Sen. Patrick Leahy, a Vermont Democrat, said "we should make every effort to make this a better bill that will strengthen, instead of jeopardize, the public's faith and trust." Another Democrat, Russ Feingold of Wisconsin, has.
Leahy is a co-author of the bill, along with Republican John Sununu of New Hampshire.
Sixteen portions of the massive law, including ones relating to electronic and Internet surveillance, expire Dec. 31. The majority will stay in effect unless repealed.
The looming deadline, and votes expected in the Senate and House of Representatives this week, has prompted a frenzied round of political jockeying. With the aid of Attorney General Alberto Gonzales, Republicans claim an expansion of the law--in the form of a 219-page "conference report" (click for PDF)--is necessary to fight terrorists.
But Democrats and a handful of Republicans, wary of the proposed additions to the Patriot Act and what they view as an unseemly haste to rush them into law, introduced a bill Monday calling for a temporary, three-month renewal.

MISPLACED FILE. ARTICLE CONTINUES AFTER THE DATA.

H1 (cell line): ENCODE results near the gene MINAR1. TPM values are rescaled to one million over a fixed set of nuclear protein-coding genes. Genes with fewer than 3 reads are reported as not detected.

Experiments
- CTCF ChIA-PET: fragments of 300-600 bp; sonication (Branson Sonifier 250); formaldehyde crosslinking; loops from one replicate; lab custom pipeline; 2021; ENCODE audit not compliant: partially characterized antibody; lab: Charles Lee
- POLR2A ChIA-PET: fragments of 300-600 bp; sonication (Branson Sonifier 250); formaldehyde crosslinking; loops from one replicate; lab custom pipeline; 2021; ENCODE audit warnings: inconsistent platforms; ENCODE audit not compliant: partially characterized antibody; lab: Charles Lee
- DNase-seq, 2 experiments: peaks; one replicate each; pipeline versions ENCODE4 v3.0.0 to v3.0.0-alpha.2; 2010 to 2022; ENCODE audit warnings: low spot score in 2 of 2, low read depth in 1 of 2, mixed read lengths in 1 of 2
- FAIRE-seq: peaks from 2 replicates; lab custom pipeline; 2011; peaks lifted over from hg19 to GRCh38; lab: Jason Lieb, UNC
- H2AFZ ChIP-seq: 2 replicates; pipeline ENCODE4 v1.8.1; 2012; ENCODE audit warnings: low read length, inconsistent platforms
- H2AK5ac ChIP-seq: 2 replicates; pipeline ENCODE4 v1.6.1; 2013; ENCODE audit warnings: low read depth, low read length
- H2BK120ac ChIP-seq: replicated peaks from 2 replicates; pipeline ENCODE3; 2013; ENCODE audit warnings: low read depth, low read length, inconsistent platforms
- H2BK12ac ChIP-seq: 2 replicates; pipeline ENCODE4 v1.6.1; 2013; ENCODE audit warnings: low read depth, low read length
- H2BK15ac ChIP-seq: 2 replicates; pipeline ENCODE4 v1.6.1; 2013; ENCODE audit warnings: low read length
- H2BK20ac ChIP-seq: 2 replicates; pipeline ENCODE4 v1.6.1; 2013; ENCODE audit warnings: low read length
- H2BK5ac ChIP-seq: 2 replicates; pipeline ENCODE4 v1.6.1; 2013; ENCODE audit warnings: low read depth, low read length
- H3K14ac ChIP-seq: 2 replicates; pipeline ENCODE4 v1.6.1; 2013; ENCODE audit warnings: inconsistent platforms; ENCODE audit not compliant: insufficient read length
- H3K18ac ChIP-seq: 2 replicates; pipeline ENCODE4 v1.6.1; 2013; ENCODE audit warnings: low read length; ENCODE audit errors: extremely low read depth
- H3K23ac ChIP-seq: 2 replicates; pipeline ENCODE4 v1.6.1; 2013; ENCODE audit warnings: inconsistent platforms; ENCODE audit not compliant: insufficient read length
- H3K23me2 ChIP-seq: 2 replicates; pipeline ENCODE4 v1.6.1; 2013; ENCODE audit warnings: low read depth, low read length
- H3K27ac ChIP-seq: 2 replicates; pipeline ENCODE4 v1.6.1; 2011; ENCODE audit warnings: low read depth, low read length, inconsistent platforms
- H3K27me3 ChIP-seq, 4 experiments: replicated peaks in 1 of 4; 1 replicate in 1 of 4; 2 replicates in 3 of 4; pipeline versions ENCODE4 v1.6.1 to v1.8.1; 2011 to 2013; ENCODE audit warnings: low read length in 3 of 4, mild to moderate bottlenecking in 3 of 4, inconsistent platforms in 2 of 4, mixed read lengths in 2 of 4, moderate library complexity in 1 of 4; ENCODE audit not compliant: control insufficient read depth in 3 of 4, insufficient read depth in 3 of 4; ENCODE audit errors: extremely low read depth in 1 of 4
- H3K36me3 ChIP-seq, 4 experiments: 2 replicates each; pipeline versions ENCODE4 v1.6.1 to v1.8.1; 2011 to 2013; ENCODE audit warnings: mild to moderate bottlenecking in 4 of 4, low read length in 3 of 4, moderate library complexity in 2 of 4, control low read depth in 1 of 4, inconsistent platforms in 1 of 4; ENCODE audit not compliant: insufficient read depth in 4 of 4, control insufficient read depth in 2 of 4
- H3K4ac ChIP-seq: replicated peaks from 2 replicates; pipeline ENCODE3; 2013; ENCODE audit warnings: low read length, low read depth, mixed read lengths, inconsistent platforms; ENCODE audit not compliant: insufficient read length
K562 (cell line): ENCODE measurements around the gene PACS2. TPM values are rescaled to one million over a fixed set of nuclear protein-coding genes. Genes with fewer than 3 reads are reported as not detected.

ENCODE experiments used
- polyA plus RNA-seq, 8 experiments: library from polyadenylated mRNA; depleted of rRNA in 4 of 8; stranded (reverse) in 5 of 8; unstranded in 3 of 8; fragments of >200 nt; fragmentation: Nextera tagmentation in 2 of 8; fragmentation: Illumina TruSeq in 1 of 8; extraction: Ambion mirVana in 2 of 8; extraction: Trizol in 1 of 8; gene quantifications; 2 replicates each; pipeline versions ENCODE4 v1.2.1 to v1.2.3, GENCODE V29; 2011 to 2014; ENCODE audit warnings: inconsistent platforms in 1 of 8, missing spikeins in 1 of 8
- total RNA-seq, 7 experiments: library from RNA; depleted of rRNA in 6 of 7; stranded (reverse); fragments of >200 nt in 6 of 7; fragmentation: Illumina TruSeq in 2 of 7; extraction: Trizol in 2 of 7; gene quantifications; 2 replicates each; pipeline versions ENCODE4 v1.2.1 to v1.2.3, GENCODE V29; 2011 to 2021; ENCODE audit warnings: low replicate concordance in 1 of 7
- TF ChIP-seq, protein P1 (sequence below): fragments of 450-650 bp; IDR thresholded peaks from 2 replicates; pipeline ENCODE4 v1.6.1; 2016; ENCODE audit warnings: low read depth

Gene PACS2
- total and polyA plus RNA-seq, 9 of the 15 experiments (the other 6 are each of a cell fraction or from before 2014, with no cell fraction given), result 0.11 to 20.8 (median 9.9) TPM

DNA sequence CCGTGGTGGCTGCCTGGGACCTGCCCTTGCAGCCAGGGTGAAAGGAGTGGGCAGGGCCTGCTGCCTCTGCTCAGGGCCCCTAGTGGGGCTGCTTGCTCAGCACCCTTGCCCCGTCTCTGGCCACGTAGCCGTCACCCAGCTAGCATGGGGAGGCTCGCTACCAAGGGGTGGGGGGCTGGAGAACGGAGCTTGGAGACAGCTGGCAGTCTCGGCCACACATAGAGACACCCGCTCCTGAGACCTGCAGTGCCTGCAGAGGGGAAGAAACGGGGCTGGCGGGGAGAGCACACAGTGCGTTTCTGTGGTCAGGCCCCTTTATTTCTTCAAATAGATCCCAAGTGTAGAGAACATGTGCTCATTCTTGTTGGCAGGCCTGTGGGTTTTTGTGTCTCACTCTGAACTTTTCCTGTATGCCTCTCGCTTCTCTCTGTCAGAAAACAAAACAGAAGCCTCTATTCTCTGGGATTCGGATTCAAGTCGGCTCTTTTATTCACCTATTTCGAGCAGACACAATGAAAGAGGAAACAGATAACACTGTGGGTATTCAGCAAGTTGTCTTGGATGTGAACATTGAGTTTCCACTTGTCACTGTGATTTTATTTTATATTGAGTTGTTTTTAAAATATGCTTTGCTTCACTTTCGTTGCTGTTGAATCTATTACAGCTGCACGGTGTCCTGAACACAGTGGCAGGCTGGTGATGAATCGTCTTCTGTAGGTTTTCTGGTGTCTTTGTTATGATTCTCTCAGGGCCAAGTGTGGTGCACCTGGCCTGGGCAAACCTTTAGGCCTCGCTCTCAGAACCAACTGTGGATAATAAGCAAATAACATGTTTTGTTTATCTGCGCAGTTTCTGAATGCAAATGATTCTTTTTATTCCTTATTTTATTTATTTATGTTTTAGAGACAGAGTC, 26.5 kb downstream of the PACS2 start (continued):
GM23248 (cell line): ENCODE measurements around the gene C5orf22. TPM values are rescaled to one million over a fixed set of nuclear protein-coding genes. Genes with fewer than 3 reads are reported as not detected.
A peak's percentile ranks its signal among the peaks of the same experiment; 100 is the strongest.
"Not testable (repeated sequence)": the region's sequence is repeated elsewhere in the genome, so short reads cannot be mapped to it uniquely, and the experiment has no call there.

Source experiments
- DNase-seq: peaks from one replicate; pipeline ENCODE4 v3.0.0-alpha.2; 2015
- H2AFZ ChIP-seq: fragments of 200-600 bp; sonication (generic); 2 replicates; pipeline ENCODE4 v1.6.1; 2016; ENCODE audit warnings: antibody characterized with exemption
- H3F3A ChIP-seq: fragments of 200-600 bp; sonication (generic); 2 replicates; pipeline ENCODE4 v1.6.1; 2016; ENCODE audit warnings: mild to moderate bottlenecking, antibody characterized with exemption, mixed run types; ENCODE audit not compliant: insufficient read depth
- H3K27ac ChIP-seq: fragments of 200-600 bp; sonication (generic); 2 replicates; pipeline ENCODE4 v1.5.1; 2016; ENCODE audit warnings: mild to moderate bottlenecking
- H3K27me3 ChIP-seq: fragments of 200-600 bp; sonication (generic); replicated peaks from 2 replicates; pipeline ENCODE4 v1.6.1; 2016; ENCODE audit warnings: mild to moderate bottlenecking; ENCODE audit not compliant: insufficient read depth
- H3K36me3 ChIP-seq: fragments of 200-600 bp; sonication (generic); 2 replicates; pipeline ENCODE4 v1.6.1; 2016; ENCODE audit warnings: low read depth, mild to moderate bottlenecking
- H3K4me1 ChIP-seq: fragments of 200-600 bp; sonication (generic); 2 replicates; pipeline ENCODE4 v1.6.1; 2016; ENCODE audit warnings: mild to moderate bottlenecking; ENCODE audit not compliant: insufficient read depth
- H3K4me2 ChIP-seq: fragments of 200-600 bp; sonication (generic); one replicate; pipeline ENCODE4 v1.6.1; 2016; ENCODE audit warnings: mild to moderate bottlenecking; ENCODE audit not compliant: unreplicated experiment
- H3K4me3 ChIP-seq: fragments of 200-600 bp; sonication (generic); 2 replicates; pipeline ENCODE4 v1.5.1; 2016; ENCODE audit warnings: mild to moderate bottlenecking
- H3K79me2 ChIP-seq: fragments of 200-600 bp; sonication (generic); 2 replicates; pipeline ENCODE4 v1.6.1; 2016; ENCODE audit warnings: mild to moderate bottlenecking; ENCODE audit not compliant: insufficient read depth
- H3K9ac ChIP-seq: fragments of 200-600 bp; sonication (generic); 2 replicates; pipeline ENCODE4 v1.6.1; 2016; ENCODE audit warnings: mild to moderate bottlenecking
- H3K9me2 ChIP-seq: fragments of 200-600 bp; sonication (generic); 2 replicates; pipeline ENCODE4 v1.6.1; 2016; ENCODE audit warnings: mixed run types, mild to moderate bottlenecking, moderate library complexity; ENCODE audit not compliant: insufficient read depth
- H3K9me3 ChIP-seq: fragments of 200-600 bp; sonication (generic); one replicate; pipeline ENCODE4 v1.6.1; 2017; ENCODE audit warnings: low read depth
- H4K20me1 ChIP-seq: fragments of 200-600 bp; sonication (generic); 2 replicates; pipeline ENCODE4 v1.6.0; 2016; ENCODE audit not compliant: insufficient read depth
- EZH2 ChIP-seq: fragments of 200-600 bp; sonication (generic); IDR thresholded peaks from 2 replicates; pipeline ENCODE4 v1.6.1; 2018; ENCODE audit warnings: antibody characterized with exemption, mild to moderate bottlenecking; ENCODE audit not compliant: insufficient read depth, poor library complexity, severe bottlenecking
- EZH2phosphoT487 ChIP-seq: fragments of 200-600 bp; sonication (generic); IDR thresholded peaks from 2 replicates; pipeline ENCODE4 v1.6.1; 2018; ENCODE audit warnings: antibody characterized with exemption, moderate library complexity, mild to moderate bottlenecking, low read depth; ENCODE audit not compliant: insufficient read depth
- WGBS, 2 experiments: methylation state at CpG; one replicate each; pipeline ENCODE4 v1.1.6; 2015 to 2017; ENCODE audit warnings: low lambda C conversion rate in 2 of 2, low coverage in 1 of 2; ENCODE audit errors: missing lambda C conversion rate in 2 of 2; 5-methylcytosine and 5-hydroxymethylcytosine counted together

The conference report does increase the amount of summary statistics that federal courts and prosecutors must provide to Congress each year, an oversight feature that Republicans have been stressing. It alsounrelated sections such as support for mandatory drug testing, cigarette taxes and methamphetamine restrictions.
The report "retains the tools essential to law enforcement in fighting international terrorism while significantly expanding protections for civil rights from the act currently in force," Sen. Arlen Specter, a Pennsylvania Republican, said in a statement released this weekend.
Supporting a three-month extension is a fluid coalition of senators including Leahy and fellow Democrats Richard Durbin of Illinois, Carl Levin of Michigan, Edward Kennedy of Massachusetts, John Rockefeller of West Virginia, Debbie Stabenow of Michigan, and Kenneth Salazar of Colorado. The trio of Republicans are Sununu, Lisa Murkowski of Alaska and Larry Craig of Idaho.